5 Held in Ukraine Over Phishing Scam With 70,000 VictimsSuspects Allegedly Used 40 Phishing Sites to Steal Credit Card Data
The Ukrainian cyber police have arrested five individuals charged with stealing credit card data from at least 70,000 people, using 40 separate phishing sites.
"The suspects deceived the victims with the help of phishing websites, which disguised themselves as mobile account replenishment services. The pre-determined amount of losses reaches five million hryvnias ($172,500). The perpetrators could face up to eight years in prison," the Ukrainian cyber police say.
The arrested individuals are charged under Part 2 of Article 361 of the Criminal Code of Ukraine, which deals with unauthorized interference in the work of computers, automated systems, computer networks and telecommunications networks, as well as Part 3 of Article 190, which deals with fraud, the police report says.
The police did not name the suspects or offer details on the phishing sites they used.
The police confiscated computer equipment, mobile phones, flash drives, bank cards and more than 2 million hryvnias ($69,000) in cash, the report says.
The investigation was led by officers of Ukraine’s Cyber Police Department with the main investigation department of the National Police, the report says. The 40 fraudulent sites used for phishing by the five alleged perpetrators were designed to look like websites of mobile operators, it says.
"Users entered bank card details on the phishing sites in order to top up their mobile account or make a transfer. Thus, the attacker received payment information from more than 70,000 people. Later, using this data, the group members embezzled citizens' money," the Ukrainian cyber police say.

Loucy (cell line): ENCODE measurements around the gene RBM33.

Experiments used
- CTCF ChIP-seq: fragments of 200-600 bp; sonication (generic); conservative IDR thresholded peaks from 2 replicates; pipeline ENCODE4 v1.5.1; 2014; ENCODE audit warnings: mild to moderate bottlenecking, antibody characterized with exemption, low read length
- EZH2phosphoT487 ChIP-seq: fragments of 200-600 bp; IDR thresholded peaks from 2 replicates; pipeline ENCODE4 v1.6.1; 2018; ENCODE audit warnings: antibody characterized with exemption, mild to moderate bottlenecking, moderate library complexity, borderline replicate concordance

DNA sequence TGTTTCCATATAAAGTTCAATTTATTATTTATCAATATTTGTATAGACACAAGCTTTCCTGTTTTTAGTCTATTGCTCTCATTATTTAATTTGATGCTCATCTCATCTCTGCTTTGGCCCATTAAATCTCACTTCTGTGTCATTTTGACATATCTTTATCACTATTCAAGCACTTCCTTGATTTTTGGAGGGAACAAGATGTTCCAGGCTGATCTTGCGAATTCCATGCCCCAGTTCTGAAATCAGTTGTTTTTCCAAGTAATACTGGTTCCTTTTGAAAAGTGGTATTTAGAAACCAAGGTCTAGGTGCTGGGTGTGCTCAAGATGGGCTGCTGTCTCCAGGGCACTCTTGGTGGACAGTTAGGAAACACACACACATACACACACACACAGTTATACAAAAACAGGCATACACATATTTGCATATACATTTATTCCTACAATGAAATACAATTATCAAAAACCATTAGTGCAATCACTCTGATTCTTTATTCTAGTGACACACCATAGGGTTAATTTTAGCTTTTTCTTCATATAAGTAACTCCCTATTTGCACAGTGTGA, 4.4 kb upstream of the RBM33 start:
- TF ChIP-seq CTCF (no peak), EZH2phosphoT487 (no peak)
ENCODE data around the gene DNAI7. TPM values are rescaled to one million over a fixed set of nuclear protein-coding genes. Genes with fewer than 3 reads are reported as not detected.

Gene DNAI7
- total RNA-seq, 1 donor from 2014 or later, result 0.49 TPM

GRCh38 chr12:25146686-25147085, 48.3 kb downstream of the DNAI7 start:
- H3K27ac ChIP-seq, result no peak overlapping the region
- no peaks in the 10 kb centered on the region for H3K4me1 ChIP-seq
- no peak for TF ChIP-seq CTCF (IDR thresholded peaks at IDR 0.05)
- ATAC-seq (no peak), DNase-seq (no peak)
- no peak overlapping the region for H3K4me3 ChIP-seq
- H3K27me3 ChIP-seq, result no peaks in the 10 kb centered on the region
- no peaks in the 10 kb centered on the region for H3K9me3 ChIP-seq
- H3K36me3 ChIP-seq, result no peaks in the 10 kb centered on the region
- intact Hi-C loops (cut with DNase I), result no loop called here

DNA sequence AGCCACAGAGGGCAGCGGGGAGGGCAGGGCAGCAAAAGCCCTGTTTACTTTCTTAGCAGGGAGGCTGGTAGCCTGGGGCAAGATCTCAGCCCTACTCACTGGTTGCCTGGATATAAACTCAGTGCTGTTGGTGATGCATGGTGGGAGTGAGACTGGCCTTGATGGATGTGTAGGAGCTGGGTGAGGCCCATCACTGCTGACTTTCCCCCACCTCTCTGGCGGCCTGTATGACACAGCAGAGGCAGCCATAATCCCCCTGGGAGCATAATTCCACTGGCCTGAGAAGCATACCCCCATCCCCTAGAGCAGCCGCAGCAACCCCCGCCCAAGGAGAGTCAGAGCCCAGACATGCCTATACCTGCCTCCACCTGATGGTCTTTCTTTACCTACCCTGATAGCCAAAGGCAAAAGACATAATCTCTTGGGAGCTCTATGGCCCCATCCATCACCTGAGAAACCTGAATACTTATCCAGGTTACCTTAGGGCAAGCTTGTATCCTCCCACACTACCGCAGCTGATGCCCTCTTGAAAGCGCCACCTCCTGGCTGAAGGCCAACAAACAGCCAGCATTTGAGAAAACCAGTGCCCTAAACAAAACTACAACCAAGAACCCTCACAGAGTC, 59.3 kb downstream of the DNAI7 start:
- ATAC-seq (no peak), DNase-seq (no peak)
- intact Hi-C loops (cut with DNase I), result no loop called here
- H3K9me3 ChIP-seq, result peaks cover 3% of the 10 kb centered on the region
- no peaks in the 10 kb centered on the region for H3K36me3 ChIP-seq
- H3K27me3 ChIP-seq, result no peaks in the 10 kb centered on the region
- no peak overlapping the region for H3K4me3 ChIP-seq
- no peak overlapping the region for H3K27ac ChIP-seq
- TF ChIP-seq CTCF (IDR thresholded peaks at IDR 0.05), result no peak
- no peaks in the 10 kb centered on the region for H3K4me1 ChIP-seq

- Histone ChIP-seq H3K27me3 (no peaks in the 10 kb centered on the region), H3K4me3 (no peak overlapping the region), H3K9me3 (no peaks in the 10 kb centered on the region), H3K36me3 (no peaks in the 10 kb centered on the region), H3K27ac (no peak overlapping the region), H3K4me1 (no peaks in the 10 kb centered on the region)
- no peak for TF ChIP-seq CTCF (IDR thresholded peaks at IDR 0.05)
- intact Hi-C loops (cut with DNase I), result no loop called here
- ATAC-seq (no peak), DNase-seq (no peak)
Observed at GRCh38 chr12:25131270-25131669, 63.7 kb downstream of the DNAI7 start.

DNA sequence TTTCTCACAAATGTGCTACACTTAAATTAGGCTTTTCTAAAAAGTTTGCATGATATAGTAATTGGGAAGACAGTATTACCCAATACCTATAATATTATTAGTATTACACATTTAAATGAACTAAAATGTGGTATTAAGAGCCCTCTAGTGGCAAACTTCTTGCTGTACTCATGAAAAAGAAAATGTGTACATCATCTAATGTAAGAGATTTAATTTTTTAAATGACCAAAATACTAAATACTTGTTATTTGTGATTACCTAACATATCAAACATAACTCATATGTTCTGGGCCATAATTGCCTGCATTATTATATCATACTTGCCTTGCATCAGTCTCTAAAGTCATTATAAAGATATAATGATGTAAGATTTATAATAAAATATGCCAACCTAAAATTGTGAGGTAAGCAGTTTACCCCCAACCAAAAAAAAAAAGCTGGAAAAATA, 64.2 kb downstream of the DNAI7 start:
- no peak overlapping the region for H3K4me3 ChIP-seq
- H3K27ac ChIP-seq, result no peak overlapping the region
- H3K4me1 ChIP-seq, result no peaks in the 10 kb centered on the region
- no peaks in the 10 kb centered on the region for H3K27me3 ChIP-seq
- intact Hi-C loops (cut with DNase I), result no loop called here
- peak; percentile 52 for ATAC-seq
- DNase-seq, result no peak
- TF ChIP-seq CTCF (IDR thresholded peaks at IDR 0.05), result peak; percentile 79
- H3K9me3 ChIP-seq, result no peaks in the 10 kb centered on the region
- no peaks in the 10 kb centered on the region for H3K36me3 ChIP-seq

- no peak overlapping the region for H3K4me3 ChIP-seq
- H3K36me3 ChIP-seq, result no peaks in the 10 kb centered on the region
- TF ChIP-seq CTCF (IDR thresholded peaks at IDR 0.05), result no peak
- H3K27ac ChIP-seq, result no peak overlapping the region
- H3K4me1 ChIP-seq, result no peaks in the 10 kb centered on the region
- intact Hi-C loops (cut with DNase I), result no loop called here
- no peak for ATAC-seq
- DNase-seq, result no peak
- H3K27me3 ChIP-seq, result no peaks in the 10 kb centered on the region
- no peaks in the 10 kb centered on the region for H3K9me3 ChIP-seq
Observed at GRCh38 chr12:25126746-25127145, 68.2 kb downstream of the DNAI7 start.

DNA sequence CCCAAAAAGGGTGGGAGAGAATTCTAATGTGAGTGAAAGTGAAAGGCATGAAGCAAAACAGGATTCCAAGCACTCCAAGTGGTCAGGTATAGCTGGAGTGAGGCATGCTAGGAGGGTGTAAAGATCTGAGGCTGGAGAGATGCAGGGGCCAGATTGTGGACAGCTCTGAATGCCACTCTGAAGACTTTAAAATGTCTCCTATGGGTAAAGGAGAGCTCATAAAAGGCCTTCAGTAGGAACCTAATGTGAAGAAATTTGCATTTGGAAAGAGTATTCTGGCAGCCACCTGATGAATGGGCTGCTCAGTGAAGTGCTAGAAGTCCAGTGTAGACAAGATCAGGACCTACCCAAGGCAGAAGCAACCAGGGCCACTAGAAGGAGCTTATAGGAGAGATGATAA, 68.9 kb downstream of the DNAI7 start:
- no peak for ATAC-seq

The agency also says the organizers used paid marketing and analytical resources to promote their sites on social media and show up on top of search engine results and that a member of the group used his own servers to ensure that the fraudulent websites worked smoothly.
The organizers recruited individuals to transfer the stolen money in exchange for a percentage of the "profit" from each fraudulent operation, according to the police report.
Arrests don't necessarily translate to fund recovery, says Garrett Thompson, an intelligence specialist at cybersecurity firm Binary Defense. "Anyone who believes they were a victim of this attack should contact their bank," he adds.
Thompson says threat actors have taken advantage of social media websites' poor advertisement vetting procedures, so end users must be careful. He recommends using credit cards, especially one-time use cards, for online shopping to ensure the card data isn't exposed.
Christos Betsios, cybersecurity officer at cybersecurity firm Obrela, says that although the group's tactics are repeated in most campaigns, they are not highly sophisticated. With each campaign, however, the infrastructure and tools are updated to avoid the previous detection, and the criminals add new tools and techniques to their arsenal.
Besios says affected individuals should use a credit monitoring service to ensure no credit applications are taken out in their names in the future, and organizations should educate employees about the dangers of attacks, particularly in potential conflict zones such as Ukraine. Tools and security products that detect ransomware/malware/phishing attempts before they get onto systems are critical, he says, and so is backing up data.